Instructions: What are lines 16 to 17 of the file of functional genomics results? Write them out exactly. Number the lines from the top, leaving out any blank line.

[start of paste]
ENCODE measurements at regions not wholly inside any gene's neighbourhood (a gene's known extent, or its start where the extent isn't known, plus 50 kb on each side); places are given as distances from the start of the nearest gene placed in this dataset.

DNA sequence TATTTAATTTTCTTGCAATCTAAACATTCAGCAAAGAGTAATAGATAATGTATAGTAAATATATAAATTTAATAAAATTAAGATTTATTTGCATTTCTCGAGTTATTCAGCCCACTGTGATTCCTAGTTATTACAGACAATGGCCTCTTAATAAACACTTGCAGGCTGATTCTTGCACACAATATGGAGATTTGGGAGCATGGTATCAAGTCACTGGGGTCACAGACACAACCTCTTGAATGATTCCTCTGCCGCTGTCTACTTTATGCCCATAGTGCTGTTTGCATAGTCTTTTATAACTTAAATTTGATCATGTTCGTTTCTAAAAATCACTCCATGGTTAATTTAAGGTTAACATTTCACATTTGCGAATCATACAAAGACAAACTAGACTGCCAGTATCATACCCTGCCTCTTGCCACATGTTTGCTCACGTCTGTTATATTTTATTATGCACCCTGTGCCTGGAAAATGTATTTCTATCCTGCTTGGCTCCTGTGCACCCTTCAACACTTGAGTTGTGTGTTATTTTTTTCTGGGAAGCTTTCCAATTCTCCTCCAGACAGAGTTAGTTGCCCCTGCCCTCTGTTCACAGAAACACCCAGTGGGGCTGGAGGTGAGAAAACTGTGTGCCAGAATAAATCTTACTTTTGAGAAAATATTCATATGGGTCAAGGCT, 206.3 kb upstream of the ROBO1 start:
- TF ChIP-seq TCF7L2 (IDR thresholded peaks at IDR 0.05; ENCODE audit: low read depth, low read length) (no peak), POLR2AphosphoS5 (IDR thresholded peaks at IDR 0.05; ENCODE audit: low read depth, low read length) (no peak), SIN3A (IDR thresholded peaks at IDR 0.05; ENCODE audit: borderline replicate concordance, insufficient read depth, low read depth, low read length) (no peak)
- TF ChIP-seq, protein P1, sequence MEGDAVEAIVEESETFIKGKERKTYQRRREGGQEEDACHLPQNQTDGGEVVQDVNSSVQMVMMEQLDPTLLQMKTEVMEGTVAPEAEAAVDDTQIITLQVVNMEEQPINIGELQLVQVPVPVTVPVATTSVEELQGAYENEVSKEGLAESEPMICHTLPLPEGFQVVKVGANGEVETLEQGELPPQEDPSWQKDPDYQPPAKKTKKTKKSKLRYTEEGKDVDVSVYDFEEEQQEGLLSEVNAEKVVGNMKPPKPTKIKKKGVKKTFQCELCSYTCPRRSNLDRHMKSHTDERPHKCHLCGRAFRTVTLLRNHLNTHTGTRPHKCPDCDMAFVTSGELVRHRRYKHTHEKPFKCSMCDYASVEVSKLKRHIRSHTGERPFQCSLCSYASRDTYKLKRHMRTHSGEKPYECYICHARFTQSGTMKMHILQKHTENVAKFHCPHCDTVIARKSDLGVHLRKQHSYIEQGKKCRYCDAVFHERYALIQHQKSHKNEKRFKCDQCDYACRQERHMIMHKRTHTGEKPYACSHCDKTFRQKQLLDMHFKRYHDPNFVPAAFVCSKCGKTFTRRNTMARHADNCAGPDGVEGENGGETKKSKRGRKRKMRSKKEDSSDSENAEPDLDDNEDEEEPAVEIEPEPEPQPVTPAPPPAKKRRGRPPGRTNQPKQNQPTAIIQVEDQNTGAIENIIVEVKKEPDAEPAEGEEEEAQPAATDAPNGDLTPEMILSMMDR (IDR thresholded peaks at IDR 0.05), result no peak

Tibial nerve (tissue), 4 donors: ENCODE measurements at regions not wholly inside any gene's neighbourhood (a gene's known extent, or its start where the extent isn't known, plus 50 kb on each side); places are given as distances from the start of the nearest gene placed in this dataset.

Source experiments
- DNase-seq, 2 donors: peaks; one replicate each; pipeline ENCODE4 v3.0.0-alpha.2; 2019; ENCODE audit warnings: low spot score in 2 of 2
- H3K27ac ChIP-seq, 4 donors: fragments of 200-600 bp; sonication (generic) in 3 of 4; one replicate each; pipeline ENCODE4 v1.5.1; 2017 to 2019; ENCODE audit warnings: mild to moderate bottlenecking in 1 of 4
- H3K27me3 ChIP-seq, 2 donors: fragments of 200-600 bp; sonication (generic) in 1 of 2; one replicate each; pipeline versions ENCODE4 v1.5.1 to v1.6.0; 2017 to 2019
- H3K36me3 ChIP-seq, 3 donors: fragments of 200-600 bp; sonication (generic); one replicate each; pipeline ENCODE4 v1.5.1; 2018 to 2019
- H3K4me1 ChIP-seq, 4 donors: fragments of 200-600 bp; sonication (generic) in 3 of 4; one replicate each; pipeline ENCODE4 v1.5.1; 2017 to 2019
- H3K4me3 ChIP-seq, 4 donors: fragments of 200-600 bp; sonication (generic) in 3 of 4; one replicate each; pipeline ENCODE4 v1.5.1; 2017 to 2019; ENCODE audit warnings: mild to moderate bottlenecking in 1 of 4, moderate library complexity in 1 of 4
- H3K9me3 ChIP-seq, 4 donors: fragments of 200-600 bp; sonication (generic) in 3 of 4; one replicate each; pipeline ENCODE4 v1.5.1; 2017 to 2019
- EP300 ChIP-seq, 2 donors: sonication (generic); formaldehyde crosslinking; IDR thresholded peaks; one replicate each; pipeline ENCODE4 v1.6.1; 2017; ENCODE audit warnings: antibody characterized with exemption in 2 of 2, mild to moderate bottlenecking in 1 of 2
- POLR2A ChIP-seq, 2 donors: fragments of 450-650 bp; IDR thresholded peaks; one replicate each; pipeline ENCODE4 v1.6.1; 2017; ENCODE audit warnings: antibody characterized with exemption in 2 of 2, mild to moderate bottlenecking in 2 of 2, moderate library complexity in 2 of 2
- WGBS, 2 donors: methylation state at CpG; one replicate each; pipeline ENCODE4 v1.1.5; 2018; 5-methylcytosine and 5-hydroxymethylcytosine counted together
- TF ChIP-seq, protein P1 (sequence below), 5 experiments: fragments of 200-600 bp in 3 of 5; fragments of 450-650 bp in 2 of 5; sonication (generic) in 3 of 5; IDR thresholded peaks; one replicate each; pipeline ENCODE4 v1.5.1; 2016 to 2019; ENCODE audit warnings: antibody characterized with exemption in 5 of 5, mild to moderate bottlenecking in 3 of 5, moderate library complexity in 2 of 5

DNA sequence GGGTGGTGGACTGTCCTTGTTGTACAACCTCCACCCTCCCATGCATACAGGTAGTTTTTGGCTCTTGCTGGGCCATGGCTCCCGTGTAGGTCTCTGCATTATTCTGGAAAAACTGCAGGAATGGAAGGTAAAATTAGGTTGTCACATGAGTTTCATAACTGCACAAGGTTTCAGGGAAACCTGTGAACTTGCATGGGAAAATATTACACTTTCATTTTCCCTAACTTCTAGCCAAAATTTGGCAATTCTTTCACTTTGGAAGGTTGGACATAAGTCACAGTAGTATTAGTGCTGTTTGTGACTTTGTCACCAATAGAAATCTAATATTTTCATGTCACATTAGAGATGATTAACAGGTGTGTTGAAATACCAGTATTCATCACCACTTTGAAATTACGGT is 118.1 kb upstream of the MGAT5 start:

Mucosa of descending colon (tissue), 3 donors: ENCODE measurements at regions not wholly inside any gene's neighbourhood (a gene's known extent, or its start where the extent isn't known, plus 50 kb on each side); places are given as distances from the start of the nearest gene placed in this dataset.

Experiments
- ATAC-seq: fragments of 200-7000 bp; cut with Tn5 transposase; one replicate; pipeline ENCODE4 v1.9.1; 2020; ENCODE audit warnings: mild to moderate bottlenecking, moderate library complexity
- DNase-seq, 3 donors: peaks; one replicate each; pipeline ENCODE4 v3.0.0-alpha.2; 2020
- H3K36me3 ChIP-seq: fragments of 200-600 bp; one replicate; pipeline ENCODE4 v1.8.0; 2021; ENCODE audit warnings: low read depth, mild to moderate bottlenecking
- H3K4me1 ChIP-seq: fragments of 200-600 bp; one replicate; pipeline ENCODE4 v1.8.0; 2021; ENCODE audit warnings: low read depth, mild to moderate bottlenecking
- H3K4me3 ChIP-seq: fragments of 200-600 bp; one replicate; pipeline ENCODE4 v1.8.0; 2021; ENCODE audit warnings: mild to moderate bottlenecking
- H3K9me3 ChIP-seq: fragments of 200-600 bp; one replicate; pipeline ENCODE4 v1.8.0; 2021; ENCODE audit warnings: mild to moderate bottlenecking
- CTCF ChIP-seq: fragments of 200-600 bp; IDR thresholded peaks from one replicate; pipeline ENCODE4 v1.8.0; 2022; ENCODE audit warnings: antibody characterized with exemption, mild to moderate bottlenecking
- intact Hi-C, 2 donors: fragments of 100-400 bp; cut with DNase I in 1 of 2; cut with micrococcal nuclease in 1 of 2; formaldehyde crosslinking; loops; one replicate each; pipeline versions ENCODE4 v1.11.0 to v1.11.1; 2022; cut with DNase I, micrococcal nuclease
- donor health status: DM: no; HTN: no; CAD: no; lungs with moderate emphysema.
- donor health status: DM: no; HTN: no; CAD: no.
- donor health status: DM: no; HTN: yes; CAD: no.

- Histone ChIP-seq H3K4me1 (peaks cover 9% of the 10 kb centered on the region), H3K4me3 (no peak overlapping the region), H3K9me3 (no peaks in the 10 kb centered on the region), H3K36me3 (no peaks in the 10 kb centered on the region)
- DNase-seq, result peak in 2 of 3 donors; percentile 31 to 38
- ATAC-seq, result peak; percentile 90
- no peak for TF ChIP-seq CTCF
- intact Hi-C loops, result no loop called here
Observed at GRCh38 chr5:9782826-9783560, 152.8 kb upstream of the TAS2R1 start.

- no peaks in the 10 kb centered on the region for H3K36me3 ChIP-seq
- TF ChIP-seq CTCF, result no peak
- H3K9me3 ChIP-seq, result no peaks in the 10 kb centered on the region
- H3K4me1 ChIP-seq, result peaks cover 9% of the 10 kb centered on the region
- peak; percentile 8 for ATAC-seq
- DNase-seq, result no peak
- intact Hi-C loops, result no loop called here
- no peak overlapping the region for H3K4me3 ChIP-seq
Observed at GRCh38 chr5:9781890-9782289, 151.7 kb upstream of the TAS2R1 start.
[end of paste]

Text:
- WGBS, 2 donors: methylation state at CpG; one replicate each; pipeline ENCODE4 v1.1.5; 2018; 5-methylcytosine and 5-hydroxymethylcytosine counted together
- TF ChIP-seq, protein P1 (sequence below), 5 experiments: fragments of 200-600 bp in 3 of 5; fragments of 450-650 bp in 2 of 5; sonication (generic) in 3 of 5; IDR thresholded peaks; one replicate each; pipeline ENCODE4 v1.5.1; 2016 to 2019; ENCODE audit warnings: antibody characterized with exemption in 5 of 5, mild to moderate bottlenecking in 3 of 5, moderate library complexity in 2 of 5